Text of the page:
Okay, so a big story on the major networks lately has been the roadside bomb in Iraq that injured ABC anchor Bob Woodruff and cameraman Doug Vogt. As of last notice, both are in serious but stable condition, and they may be able to return to the US for treatment as soon as tomorrow.
What happened was horrible. The journalists and support staff reporting from Iraq do so at great personal risk, and lives have been lost. David Bloom, a close friend of Woodruff's, died in April of 2003 of a pulmonary embolism, and kidnapped freelancer Jill Carroll remains unaccounted for in Iraq. Woodruff and Vogt both have wives and children, making the incident even more tragic. There's a whole lot of praying going on, and I encourage all of you praying types to be a part of it.
There's also a whole lot of reporting going on. Progress reports are given on all of the major networks. The Today Show ran a segment on reporters putting themselves in harm's way to get the news out, and Woodruff's wife has been interviewed. But while it's the job of the news media to report the news, and while this is certainly a significant story, and while I feel like a horrible person for thinking it when these men's families are going through so much, precisely how significant is it?
I'm going to say something that will come across as harsh, and then I'm going to qualify it: People die in Iraq all the time. Troops with families, people with spouses and children, drivers and translators, get killed by snipers and roadside bombs and suicide bombers. They all, as Woodruff and Vogt do, recognize that their job in Iraq is inherently dangerous.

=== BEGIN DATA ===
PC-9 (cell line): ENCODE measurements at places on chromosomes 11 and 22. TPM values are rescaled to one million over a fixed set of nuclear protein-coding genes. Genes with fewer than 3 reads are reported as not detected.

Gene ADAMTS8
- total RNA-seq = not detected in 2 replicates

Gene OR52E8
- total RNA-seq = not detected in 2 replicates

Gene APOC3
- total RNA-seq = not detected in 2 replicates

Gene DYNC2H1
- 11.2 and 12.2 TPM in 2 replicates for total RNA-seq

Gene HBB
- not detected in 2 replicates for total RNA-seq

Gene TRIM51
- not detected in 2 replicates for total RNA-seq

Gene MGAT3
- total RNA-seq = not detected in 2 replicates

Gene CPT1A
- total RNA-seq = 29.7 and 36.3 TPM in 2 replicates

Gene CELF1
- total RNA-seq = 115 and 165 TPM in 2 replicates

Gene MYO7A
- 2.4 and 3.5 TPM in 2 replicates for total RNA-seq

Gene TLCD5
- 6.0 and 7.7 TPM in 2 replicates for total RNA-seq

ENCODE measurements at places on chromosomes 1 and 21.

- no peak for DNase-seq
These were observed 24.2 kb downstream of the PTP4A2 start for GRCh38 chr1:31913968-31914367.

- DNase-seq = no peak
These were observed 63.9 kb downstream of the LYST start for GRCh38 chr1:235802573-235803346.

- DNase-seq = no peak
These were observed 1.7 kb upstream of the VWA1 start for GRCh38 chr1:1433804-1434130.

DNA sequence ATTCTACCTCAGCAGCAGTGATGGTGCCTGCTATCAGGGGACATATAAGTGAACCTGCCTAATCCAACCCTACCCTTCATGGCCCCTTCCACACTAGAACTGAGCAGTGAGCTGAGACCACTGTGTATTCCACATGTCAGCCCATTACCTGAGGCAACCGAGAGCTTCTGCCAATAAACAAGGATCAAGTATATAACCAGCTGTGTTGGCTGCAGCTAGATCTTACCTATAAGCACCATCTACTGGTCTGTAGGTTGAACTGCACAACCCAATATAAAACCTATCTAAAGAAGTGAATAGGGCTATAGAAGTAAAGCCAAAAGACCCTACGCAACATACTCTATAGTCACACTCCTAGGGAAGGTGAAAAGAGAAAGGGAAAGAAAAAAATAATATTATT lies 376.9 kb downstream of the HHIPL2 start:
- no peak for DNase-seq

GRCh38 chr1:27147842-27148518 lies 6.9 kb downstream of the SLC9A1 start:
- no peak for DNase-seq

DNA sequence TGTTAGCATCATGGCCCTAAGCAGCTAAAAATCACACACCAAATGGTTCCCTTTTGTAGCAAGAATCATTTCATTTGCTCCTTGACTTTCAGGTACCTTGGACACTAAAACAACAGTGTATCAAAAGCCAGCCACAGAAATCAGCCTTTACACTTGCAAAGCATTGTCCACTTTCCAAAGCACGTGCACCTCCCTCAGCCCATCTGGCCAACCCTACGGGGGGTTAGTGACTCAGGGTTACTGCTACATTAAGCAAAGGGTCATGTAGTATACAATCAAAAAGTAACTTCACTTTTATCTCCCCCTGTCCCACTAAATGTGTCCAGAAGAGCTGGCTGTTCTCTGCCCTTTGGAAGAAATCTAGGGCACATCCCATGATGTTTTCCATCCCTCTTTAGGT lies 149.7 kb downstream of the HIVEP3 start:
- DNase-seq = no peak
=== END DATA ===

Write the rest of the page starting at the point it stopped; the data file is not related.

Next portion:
I'm not saying that these incidents are so common that this one shouldn't be a big deal. On the contrary - I think they should all be a big deal. The media are criticized when they run names and pictures of troops lost in Iraq, critics saying that they're undermining the war effort and damaging morale by publicizing our losses. I disagree completely. I think that the price of our freedom and comfort at home is looking into the eyes of every man or woman who has given his or her life for us, to give up the comforting illusion of this massive blob of abstract protectiveness and recognize each individual who has made that sacrifice.
So when I say that Woodruff's and Vogt's injuries are no more newsworthy than any other casualty in Iraq, I also say they they're no less. I understand that right now, journalists are dealing with serious injuries to two of their own, and that this incident is probably the center of their personal worlds. The question of news judgment comes when they make them the center of our world. I will pray for Bob Woodruff and Doug Vogt, and for their families, and for the Iraqi soldier, yet unnamed, who was injured alongside them. But I'll also be praying for all of the troops whose profiles weren't public enough to make it onto the news when they were injured or killed.